They Grow Our Food, and They're Killing ThemselvesNewser — Kate Seamons
On the day in May 2011 that Matt Peters took his own life, he spoke on the phone with Dr. Mike Rosmann. Rosmann, himself an Iowa farmer, is also a psychologist who doubles as "one of the nation’s leading farmer behavioral health experts," writes Debbie Weingarten for the Guardian.
She knows that firsthand: The former vegetable farmer, weighed down by depression, once called Rosmann herself. "We were growing food, but couldn't afford to buy it. We worked 80 hours a week, but we couldn't afford to see a dentist, let alone a therapist. I remember panic when a late freeze threatened our crop, the constant fights about money," she writes.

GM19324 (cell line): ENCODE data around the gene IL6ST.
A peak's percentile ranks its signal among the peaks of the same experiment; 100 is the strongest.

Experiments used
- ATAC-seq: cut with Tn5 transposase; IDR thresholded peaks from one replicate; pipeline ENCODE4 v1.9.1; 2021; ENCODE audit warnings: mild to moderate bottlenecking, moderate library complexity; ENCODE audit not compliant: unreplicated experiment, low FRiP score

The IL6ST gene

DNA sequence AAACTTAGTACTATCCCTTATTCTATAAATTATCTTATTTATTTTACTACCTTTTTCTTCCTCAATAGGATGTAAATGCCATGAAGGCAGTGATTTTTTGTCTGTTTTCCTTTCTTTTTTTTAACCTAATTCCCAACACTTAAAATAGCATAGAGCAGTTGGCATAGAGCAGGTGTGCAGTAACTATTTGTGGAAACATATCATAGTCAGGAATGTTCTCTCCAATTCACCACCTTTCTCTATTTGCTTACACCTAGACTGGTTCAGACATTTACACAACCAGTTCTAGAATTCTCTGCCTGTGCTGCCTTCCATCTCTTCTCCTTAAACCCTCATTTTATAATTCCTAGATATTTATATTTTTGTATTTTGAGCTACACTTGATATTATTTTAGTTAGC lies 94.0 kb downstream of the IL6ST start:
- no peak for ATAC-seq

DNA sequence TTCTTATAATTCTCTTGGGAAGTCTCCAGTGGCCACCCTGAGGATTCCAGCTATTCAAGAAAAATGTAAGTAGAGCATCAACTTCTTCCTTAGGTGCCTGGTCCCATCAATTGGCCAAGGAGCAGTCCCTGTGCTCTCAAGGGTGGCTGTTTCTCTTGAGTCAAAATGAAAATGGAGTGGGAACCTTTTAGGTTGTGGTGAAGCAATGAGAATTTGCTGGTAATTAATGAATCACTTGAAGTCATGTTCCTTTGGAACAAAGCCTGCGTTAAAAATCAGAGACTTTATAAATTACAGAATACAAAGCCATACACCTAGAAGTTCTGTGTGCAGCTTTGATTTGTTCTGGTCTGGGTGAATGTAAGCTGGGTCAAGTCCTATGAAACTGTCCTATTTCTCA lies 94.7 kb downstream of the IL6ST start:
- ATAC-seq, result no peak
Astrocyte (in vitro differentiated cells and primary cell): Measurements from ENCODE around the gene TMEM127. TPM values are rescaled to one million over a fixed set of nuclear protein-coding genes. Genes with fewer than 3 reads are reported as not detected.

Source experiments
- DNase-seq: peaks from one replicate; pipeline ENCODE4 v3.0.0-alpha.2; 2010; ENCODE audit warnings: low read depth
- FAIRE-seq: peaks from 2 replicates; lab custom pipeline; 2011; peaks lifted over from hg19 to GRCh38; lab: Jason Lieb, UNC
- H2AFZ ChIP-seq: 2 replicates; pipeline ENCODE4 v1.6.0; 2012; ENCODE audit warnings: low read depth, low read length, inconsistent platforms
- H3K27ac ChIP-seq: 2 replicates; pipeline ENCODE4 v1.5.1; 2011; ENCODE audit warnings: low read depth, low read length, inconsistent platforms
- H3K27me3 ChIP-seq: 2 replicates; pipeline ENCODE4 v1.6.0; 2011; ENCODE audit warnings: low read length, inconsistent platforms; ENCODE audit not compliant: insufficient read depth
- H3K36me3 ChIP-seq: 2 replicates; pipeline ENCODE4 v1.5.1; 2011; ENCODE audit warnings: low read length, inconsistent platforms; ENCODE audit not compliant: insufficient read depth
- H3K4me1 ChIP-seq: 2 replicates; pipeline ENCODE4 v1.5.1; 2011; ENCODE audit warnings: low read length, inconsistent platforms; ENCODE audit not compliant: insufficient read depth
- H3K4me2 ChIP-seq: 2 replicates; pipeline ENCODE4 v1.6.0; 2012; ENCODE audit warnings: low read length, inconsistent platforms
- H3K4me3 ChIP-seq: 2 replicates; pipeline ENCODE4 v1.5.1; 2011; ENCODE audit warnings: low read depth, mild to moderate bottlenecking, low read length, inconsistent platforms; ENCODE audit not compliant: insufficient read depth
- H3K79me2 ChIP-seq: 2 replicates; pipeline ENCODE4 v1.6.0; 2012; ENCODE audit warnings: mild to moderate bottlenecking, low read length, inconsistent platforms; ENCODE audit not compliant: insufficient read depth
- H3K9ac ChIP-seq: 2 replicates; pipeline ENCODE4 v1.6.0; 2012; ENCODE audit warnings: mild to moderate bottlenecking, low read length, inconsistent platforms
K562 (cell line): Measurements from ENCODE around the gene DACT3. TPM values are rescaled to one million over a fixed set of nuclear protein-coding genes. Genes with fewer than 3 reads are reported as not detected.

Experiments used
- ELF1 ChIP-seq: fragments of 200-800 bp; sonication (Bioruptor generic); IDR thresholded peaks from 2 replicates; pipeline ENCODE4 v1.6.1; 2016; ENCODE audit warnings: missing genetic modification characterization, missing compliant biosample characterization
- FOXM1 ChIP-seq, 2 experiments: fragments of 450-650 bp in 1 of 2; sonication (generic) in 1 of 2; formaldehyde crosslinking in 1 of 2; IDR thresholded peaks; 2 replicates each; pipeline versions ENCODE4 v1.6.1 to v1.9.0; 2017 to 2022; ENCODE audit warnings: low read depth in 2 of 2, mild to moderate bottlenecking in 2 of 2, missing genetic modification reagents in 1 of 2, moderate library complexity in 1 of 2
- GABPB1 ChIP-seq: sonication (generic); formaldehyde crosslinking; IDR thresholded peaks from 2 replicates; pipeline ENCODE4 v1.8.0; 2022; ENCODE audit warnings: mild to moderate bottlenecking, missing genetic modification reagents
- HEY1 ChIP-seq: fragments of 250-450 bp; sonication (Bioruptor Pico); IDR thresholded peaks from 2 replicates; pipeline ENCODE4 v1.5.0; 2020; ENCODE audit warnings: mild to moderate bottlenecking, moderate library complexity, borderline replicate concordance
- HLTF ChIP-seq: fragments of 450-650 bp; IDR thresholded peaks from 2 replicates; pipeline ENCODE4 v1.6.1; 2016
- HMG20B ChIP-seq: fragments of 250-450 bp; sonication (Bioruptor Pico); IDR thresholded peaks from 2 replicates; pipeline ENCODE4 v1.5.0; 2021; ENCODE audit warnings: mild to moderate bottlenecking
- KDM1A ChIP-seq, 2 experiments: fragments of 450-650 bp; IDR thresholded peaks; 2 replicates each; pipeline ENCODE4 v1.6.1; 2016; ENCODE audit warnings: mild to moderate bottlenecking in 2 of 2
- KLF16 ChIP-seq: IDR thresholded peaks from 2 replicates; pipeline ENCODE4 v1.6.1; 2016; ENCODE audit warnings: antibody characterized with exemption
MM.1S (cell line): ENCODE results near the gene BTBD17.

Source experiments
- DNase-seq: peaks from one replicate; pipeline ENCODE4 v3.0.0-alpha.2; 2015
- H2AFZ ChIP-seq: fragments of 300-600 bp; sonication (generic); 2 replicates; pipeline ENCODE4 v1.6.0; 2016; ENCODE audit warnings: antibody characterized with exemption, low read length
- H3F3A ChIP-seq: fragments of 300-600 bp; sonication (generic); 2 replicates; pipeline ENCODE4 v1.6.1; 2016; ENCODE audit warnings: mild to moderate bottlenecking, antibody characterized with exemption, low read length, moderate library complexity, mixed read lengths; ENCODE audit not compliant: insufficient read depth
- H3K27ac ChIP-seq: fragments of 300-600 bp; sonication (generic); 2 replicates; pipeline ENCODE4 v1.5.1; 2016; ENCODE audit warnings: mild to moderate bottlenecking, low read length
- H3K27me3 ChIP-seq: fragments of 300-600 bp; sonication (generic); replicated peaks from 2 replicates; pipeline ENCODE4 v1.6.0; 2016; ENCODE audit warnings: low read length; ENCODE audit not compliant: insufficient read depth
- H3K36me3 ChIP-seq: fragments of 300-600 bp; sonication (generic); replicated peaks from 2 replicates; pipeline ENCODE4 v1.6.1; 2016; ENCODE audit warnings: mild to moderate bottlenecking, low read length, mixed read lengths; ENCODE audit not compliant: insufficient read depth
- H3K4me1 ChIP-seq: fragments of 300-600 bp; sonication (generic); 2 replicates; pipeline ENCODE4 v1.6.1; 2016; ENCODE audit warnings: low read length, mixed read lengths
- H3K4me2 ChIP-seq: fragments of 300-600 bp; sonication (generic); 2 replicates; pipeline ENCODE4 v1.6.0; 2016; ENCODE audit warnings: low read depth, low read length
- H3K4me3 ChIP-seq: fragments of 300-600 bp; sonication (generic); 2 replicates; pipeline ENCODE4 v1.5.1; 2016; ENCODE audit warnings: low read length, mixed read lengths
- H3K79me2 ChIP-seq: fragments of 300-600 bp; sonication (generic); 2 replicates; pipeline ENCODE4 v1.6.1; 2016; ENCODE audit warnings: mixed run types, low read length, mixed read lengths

And she's not alone. Weingarten cites CDC figures that show the industry with the highest suicide rate is agriculture.
As for possible reasons why, the CDC lists "social isolation, potential for financial losses, barriers to and unwillingness to seek mental health services (which might be limited in rural areas), and access to lethal means." And the financial picture isn't pretty right now, with Weingarten noting the median farm income for this year is expected to be negative $1,325.
Rosmann says many farmers' issues can be addressed in no more than five therapy sessions, something he likens to an Employee Assistance Program. Congress in 2008 voted not to fund the Farm and Ranch Stress Assistance Network, a program that would have made hotlines and counseling available to farmers.
The cost would have been $18 million a year; Rosmann maintains that the price we pay annually due to suicide is much higher. Read Weingarten's full piece here.
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This article originally appeared on Newser: They Grow Our Food, and They're Killing Themselves